These aren’t idle threats: It is widely believed that the murder in July of Byron Lima Oliva, the country’s most infamous inmate and the kingpin of a criminal network within the penitentiary system, was connected to his apparent willingness to reveal the source of threats against the attorney general, Thelma Aldana.

The United Nations commission and its partners must do more than stand their ground. So far, they have concentrated on a political purge in the capital, Guatemala City. To consolidate their gains, they must expand into Guatemala’s countryside, where the same criminal networks hold local politics hostage. But at present, the underfinanced attorney general has offices in only 10 percent of the country’s 338 mostly rural municipalities.

And there’s an even more fundamental challenge: It’s one thing to root out corruption; it’s another to create the functioning democratic and civil society that can inoculate a country against the disease. Guatemala is moving in the right direction, with growing numbers of citizens coming to understand that a democratic, equitable and just society is finally within reach. But to many, the government still seems incapable of decisive action; honest, enterprising Guatemalans don’t dare sign a government contract, and democracy activists hesitate to enter formal politics.

Failure could occur in any number of places. Political pressure and fear could force crusaders in government to resign. The United Nations may decide its job is finished and move resources elsewhere. American support could likewise dry up. Any stumble could lead to disaster, giving the momentum back to organized crime and crushing the public’s faith in peaceful change.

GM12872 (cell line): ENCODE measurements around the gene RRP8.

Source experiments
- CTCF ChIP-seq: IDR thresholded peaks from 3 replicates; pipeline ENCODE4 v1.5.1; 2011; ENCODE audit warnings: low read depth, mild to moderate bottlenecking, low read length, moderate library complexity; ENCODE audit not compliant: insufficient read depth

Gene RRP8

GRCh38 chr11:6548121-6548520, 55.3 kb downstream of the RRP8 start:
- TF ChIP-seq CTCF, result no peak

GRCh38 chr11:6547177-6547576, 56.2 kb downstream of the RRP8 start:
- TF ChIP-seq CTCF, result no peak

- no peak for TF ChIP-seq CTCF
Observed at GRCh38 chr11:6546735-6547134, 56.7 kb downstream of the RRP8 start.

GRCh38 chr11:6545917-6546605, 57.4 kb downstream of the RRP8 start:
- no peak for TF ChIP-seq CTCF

What happens in Guatemala matters far beyond its borders. The country is a test case in a region-wide battle against corruption. Reformers elsewhere are watching closely; if organized crime wins out, the illicit forces that govern much of Latin America will be buoyed. But if democracy succeeds, the region’s citizens will gain confidence, inspiration and know-how that can fuel their struggles to build the rule of law.

The United States government understands the stakes, and has vigorously supported the United Nations commission and the attorney general’s office. Their opponents, who accuse the United States of neocolonialism when it suits them, are hoping for a victory by Donald J. Trump in the fall, which may well lead to a cutoff in funds for the reformers.

But this support has also earned the United States crucial new allies. Liberal Guatemalans, even longtime die-hard opponents of American interventionism, have praised recent American efforts. After nearly a century of backing regimes notorious for oppression and violence, the United States is seen, finally, as being on the right side in Central America.

Like the reformers in Guatemala City, the United States can’t back down. Guatemalan organized crime is a major driver in the illicit flow of drugs, weapons and people northward. A partnership based on trust and good will among democratic neighbors stands a far better chance of keeping all of us much safer.

Anita Isaacs is a professor of political science at Haverford College.